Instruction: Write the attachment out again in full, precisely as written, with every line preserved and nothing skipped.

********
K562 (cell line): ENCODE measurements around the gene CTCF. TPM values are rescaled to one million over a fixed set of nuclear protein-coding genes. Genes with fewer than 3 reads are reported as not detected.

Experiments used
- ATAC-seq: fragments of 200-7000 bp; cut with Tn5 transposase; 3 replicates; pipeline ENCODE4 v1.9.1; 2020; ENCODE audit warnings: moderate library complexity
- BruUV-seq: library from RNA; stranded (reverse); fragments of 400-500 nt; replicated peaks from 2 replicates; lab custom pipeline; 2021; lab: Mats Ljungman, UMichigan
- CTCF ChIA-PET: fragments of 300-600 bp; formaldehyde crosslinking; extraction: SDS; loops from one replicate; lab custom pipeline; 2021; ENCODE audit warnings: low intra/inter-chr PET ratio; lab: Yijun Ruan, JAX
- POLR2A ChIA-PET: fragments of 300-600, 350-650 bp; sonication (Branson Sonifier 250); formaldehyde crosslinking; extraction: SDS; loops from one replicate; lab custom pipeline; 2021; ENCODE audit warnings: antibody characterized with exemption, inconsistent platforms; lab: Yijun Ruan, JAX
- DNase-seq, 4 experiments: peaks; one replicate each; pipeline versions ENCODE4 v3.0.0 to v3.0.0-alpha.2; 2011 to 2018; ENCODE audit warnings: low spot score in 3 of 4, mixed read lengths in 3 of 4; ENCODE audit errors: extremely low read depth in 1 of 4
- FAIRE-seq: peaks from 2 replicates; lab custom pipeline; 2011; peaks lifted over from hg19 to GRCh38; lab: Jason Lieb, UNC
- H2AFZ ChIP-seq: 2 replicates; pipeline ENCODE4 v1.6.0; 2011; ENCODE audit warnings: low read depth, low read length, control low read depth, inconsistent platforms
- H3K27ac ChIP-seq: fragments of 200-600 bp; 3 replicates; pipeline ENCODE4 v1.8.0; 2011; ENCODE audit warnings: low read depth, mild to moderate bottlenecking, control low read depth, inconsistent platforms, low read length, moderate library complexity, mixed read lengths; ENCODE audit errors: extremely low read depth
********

K562 (cell line): ENCODE measurements around the gene CTCF. TPM values are rescaled to one million over a fixed set of nuclear protein-coding genes. Genes with fewer than 3 reads are reported as not detected.

Experiments used
- ATAC-seq: fragments of 200-7000 bp; cut with Tn5 transposase; 3 replicates; pipeline ENCODE4 v1.9.1; 2020; ENCODE audit warnings: moderate library complexity
- BruUV-seq: library from RNA; stranded (reverse); fragments of 400-500 nt; replicated peaks from 2 replicates; lab custom pipeline; 2021; lab: Mats Ljungman, UMichigan
- CTCF ChIA-PET: fragments of 300-600 bp; formaldehyde crosslinking; extraction: SDS; loops from one replicate; lab custom pipeline; 2021; ENCODE audit warnings: low intra/inter-chr PET ratio; lab: Yijun Ruan, JAX
- POLR2A ChIA-PET: fragments of 300-600, 350-650 bp; sonication (Branson Sonifier 250); formaldehyde crosslinking; extraction: SDS; loops from one replicate; lab custom pipeline; 2021; ENCODE audit warnings: antibody characterized with exemption, inconsistent platforms; lab: Yijun Ruan, JAX
- DNase-seq, 4 experiments: peaks; one replicate each; pipeline versions ENCODE4 v3.0.0 to v3.0.0-alpha.2; 2011 to 2018; ENCODE audit warnings: low spot score in 3 of 4, mixed read lengths in 3 of 4; ENCODE audit errors: extremely low read depth in 1 of 4
- FAIRE-seq: peaks from 2 replicates; lab custom pipeline; 2011; peaks lifted over from hg19 to GRCh38; lab: Jason Lieb, UNC
- H2AFZ ChIP-seq: 2 replicates; pipeline ENCODE4 v1.6.0; 2011; ENCODE audit warnings: low read depth, low read length, control low read depth, inconsistent platforms
- H3K27ac ChIP-seq: fragments of 200-600 bp; 3 replicates; pipeline ENCODE4 v1.8.0; 2011; ENCODE audit warnings: low read depth, mild to moderate bottlenecking, control low read depth, inconsistent platforms, low read length, moderate library complexity, mixed read lengths; ENCODE audit errors: extremely low read depth